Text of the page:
APAC women leaders eye on business expansions
Aspiring female entrepreneurs in China are aiming to grow their businesses through diversification and overseas expansion by leveraging resources from external fundings and advisory networks, according to a survey by services firm Ernst & Young (EY).
An overwhelming majority of 90 percent of the 143 respondents said that they plan to scale their business, with 60 percent planning to grow internationally and 16 percent working toward an IPO. Chinese respondents also indicated that they are open to external financing options and are willing to build a key advisory network.
Experts said these strong, growth-driven ambitions mean that female leaders will help grow many opportunities for professional services providers, such as consultancy, tax, banking and legal.
The results of the survey, which polled 143 female entrepreneurs in the Asia-Pacific region, including 53 from China, demonstrate that female entrepreneurs have broken many stereotypes as they become increasingly represented in a wide range of sectors where leadership roles were conventionally dominated by men.
According to EY’s research findings, almost 58 percent of those surveyed have explored external financing options. However, 73 percent admitted they found the process “intimidating.” About 53 percent of respondents lack a clear exit strategy, something most investors want to understand before providing financing, while more than a quarter have yet to replace themselves in operational roles, spending 40 percent of their time working in, rather than on, the business.
“While many female leaders aspire to grow, I also notice that some of them are intimidated by external financing options which they believe will make them lose control over their entities. However, once a trustworthy financing source or partner is found, it may give an enterprise leader a brand new perspective on enterprise governance and help the enterprise to grow more sustainedly and successfully,” said Jerry Zhang, executive vice chairman and chief executive officer of Standard Chartered Bank (China) Limited.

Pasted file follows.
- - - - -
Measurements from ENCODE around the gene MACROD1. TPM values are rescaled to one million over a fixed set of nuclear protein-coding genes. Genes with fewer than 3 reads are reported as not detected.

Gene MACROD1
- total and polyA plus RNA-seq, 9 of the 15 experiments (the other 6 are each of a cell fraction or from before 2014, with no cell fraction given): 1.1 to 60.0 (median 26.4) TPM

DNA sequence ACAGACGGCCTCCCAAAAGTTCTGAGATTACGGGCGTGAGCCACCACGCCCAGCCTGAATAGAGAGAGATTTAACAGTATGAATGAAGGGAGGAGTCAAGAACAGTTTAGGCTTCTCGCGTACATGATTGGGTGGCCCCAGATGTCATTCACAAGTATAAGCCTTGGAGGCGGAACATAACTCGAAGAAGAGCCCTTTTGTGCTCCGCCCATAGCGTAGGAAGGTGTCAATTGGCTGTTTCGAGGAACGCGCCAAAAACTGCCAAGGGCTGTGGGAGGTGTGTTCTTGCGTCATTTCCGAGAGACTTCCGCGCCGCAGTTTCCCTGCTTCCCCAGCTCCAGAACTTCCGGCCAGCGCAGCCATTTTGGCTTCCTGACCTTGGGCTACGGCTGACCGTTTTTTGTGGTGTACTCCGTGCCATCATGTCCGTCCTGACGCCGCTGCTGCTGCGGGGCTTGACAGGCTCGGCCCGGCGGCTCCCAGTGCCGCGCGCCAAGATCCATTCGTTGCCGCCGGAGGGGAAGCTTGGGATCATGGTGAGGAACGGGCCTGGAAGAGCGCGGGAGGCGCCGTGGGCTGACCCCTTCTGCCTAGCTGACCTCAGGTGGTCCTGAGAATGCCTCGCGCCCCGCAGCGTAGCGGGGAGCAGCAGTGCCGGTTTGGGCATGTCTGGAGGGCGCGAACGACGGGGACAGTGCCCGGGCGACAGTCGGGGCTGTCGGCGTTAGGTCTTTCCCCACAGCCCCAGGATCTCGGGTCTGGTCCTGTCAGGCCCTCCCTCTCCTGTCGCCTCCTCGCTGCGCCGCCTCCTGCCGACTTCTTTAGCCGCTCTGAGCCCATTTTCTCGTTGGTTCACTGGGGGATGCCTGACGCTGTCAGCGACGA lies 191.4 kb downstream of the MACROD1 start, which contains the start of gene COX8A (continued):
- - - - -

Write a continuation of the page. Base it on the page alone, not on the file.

Uschi Schreiber, global vice chair for markets and chair of global accounts committed at EY, said that external aids, including new technologies such as automation, artificial intelligence, internet connectivity and virtual reality, will bring uncertainties and ambiguities to all business sectors and female leaders will hence need to break through barriers to learn different perspectives through the diversification of their advisory networks.
“It is advisable that female leaders allocate more time resources to work ‘on’ the business instead of ‘in’ the business — that is to say, they need to think and work more strategically and not spend too many resources on details,” said Schreiber.
Building a key advisory network has also been shown to yield new opportunities and ways of thinking. About 35 percent of respondents have a network of trusted advisors, while the majority (67 percent) said that establishing one is a priority. For those seeking to expand globally, building a public profile has been shown to accelerate growth.
Jan Becker, CEO of Becker Helicopters Pilot Academy, said having a multi-perspective advisory helped grow her enterprise from a small entity in an old shed on the Sunshine Coast to the largest helicopter flight academy in the southern hemisphere.
“In a flight academy, it takes more than one instructor to teach students how to fly a helicopter. In business, it takes more than one perspective to grow the company. Now we have an advisory committee with members coming from all around the world and they offer opinions that truly help the management in marketing, financing and legal affairs,” said Becker.